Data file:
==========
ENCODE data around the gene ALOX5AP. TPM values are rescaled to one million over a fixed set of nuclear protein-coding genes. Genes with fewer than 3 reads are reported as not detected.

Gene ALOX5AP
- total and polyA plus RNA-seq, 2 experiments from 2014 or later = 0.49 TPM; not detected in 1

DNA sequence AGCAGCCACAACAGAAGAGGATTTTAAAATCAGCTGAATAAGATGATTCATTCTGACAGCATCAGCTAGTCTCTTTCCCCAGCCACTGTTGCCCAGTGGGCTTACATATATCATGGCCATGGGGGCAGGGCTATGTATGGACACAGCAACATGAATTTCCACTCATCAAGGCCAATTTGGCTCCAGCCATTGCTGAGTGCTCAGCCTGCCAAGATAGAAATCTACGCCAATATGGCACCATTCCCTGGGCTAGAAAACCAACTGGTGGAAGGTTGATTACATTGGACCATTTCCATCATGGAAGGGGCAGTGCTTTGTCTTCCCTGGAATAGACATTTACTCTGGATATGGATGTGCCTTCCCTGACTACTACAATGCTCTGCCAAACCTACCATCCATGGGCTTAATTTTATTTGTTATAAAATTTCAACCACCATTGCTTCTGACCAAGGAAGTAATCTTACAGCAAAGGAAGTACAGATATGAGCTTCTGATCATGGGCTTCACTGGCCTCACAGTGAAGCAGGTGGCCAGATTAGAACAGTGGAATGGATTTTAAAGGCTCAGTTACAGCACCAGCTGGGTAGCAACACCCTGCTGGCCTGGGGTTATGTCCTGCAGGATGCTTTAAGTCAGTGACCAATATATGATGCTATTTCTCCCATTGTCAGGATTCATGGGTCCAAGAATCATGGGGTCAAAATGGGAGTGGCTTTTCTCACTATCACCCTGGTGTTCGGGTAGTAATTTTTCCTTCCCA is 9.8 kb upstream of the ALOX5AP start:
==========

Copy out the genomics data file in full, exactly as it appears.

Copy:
ENCODE data around the gene ALOX5AP. TPM values are rescaled to one million over a fixed set of nuclear protein-coding genes. Genes with fewer than 3 reads are reported as not detected.

Gene ALOX5AP
- total and polyA plus RNA-seq, 2 experiments from 2014 or later = 0.49 TPM; not detected in 1

DNA sequence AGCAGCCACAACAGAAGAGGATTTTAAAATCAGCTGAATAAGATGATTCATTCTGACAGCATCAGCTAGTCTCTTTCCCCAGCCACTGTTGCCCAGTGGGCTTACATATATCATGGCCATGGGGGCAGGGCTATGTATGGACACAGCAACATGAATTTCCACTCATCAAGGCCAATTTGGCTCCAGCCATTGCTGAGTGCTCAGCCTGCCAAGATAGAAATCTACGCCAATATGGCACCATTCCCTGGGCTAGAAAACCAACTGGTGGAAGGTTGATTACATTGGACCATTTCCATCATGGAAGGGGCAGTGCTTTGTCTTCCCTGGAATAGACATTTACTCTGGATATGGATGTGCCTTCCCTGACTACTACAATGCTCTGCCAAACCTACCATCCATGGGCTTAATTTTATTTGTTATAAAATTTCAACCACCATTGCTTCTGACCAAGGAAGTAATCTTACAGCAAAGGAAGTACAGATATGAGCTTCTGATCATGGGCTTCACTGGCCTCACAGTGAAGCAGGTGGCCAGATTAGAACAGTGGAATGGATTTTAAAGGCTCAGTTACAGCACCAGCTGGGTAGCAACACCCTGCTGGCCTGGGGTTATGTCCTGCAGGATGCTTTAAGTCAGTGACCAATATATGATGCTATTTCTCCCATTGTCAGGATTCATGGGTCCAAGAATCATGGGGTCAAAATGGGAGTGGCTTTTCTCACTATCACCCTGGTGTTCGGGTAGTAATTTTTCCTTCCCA is 9.8 kb upstream of the ALOX5AP start: